PGS

Preimplantation Genetic Screening


Preimplantation Genetic Screening (PGS) technology improves the likelihood of a successful pregnancy and birth for two distinctly different groups of patients. Couples with infertility related to recurrent miscarriage or unsuccessful IVF cycles and couples who are at risk for passing on inherited genetic disease to their offspring. Following ovarian stimulation , egg collection and fertilization, embryos are cultured for another 2 days which they usually consist of 6-8 cells. Each of these cells has complete genetic information and also each cell has the potential to continue growth to establish pregnancy. Therefore, one or two cells can be removed from an 8-cells embryo by using an embryo biopsy procedure and the embryo will continue to develop normally.

 

PGS is recommended for families with a history of a specific genetic disease. The scientists in our PGS laboratory can examine each developing embryo to identify the absence or presence of these specific genetic disorders. As a result, only those embryos free of genetic disease will be transferred to the patient’s uterus so as to increase the chance of conception and ultimately a healthy baby.

 

Single gene disorders are categorized depending upon whether the gene is located on the X chromosome, an autosome or whether the gene is dominant or recessive. These classifications include autosomal recessive, autosomal dominant and X-linked.

 

For a dominant disorder, one only needs to have the abnormal DNA sequence on one chromosome. If that mutation is passed on to the embryo, the embryo will be affected with that genetic disease. One example of an autosomal dominant disorder is Myotonic dystrophy.
 

Recessive disorders require that the mutation be present on both chromosomes of the chromosome pair. If one only has the mutation on one chromosome, the individual is normal but carries the mutation in his cells and is called a carrier. The fertilization of an egg from carrier parents may result in an embryo having the mutation on both chromosomes of the chromosome pair and the embryo therefore being affected with that genetic disease. For example, Cystic fibrosis (CF) is a common autosomal recessive genetic disorder that primarily affects the lungs of CF patients. The CF mutation affects a protein within the cell that reduces the cell's ability to function properly. This results in a build up of mucous within the lungs, lung dysfunction and possible death.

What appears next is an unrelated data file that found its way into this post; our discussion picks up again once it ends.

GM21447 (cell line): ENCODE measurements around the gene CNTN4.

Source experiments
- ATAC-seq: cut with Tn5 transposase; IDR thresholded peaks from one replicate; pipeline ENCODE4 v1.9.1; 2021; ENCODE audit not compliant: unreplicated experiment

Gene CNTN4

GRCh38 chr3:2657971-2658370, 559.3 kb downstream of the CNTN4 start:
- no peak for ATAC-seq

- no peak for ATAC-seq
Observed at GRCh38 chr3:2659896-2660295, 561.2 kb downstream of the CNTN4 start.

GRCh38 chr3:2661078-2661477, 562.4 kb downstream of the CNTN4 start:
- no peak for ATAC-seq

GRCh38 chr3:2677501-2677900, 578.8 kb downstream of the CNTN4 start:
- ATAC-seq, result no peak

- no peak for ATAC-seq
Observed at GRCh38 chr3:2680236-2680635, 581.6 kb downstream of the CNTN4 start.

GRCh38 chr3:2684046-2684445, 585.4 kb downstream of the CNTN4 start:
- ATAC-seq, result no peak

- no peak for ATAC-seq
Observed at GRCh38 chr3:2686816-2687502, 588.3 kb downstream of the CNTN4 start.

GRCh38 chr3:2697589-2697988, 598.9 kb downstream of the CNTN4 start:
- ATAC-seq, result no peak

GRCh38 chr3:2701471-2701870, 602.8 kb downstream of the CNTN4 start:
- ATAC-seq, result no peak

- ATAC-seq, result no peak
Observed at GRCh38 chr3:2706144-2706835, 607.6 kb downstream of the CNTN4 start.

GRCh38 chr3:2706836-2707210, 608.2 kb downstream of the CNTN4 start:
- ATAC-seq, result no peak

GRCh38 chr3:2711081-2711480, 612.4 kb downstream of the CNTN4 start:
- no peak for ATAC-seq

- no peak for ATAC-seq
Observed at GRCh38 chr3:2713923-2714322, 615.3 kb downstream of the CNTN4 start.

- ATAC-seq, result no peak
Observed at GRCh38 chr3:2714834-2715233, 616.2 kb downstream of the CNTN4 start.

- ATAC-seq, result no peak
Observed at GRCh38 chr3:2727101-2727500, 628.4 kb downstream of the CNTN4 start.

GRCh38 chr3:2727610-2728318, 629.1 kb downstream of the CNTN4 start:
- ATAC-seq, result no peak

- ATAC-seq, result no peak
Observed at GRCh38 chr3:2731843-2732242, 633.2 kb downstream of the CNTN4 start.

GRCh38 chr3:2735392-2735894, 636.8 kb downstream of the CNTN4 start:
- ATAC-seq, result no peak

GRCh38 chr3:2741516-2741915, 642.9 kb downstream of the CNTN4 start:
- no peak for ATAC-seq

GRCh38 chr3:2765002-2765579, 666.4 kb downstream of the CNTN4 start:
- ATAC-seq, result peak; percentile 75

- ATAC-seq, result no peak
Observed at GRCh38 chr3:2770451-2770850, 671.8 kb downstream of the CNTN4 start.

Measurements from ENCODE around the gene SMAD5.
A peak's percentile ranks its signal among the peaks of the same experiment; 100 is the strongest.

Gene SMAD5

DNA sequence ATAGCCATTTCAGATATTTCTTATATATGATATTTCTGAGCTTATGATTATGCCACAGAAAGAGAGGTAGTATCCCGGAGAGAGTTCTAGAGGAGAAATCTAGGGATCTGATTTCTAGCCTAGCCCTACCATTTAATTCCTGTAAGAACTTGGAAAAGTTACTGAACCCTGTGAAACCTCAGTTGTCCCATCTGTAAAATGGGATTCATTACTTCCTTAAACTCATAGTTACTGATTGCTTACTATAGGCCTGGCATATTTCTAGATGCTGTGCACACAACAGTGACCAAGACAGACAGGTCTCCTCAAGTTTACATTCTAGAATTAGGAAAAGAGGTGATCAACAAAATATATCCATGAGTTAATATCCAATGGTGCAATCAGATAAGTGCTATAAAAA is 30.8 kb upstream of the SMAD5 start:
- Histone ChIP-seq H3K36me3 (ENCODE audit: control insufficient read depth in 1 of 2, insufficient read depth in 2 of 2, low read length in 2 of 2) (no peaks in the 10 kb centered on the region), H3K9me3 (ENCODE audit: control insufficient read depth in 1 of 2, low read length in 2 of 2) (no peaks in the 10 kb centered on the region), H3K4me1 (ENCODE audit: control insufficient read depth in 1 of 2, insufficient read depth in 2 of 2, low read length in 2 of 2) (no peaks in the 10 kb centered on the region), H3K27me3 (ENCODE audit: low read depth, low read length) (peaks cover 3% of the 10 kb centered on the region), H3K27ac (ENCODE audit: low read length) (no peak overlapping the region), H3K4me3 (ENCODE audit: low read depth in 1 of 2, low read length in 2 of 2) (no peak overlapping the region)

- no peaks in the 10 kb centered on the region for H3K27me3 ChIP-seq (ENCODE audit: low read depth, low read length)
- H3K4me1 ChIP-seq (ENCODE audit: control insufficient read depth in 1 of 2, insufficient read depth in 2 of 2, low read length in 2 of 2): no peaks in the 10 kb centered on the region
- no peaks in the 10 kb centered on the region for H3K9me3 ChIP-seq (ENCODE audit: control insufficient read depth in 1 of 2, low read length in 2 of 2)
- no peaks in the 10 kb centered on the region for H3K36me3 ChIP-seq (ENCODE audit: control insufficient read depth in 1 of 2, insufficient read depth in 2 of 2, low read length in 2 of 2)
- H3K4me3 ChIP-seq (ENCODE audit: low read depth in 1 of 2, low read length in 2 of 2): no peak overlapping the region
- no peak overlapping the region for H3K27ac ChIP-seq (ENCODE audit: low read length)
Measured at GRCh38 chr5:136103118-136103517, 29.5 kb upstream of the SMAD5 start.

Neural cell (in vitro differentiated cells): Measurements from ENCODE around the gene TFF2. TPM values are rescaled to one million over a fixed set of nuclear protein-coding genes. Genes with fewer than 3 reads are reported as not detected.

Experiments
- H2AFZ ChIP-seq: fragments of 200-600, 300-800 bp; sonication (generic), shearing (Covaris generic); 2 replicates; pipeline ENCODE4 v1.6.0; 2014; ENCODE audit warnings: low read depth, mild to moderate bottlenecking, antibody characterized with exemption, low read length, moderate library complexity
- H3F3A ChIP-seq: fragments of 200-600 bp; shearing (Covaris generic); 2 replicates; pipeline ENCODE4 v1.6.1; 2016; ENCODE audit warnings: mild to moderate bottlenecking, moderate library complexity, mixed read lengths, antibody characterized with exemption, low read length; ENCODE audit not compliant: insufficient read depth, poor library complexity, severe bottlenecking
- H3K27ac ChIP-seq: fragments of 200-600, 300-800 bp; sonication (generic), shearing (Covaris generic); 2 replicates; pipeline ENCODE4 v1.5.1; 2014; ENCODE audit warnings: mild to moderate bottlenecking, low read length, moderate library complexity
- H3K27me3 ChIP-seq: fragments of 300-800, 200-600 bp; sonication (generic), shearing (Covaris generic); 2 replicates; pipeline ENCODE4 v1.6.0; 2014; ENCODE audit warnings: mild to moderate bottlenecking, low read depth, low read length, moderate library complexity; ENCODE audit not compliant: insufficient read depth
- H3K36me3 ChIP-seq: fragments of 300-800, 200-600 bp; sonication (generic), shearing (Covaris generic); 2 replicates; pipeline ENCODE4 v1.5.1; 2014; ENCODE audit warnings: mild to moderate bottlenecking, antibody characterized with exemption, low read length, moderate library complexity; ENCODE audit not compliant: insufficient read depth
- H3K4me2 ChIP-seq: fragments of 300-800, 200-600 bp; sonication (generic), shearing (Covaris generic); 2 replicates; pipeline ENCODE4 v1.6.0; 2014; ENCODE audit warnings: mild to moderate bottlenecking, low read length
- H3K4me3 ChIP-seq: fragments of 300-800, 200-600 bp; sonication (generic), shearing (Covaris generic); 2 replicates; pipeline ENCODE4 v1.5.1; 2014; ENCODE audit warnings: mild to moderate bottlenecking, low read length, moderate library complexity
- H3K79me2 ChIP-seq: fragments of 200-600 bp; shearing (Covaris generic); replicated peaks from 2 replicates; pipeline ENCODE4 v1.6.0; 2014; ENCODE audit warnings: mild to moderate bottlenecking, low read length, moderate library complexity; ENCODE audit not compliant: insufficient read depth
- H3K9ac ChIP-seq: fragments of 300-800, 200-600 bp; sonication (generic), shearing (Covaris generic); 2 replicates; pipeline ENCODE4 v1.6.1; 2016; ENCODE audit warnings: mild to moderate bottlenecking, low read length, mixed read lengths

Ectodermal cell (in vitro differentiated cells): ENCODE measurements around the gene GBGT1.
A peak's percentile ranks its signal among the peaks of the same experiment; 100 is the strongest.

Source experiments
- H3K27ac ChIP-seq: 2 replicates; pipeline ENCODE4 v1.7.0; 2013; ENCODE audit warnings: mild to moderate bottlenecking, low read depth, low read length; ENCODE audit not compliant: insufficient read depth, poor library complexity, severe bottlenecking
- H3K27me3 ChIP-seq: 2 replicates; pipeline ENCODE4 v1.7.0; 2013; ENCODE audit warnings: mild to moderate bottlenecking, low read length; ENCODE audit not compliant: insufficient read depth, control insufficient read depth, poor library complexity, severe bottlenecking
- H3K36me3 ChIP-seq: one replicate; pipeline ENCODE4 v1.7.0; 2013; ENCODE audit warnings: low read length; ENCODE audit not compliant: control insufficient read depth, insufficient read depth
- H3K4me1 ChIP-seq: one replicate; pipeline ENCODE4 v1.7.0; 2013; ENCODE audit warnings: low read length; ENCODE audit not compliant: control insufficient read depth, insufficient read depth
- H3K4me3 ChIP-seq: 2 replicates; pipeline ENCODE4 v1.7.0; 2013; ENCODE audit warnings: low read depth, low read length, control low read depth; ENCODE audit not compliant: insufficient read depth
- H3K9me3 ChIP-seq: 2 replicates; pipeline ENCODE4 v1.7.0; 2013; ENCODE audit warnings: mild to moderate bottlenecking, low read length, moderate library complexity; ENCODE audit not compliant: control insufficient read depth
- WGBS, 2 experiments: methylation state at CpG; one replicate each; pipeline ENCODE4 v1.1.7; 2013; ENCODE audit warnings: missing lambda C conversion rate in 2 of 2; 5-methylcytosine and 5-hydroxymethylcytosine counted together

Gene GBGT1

X-linked disorders are due to mutations of genes on the X chromosome and have different patterns of inheritance due to their transmission on a sex chromosome and whether the embryo is male or female. Examples of X-linked diseases are the Fragile X syndrome and Duchenne muscular dystrophy.

 

PGS Technologies

Fluorsecence In Situ Hybridization (FISH)

 

FISH was introduced over 20 years ago to investigate partial chromosome enumeration in embryos. Due to the low number of chromosomes that can be analysed with this approach however, FISH has proved to be of limited use. Generally, only between five and nine chromosomes can be interrogated by use of this technology.

 

Microarray Based Comparative Genomic Hybridization (aCGH)

 

Array Comparative Genomic Hybridization is a high resolution tool for detecting genome-wide aneuploidies and chromosomal aberrations. It compares the embryo’s genome against a reference genome and identifies copy number differences between the two data sets.

aCGH is able to screen for all aneuploidies in one single experiment with a protocol turn-around time suitable for PGS requirements. In addition, aCGH is able to detect aberrations smaller than chromosome or chromosome-arm aneuploidies.

 

KaryoLite™ BoBs™ 

 

KaryoLite™ BoBs™ (BACs-on-Beads) has the potential to offer a simple, easy-to-use and cost-effective screening assay that can detect aneuploidies in biopsies from both cleavage and blastocyst stage human embryos. It allows for rapid detection of copy number changes in all 24 chromosomes.

KaryoLite™ BoBs™ uses BAC-DNA clones immobilized on Luminex xMAP fluorescently coded polystyrene microsphere beads. Each bead is coupled with three different BAC-DNA clones representing the p- and q-arms of all autosomes as well as sex chromosomes. For the analysis, fluorescently labeled test and reference DNAs are individually hybridized to the beads before calculating the test versus reference ratio for each genomic location represented by the BAC clones. In this way, the aneuploidy status of all chromosomes can be assessed rapidly.

 


Diagram illustrating the bead design matrix of KaryoLite™ BoBs™.

 

 

OUR GENETICS LAB

 

 

 
CONSULTATION

Consult with Dr. Viwat

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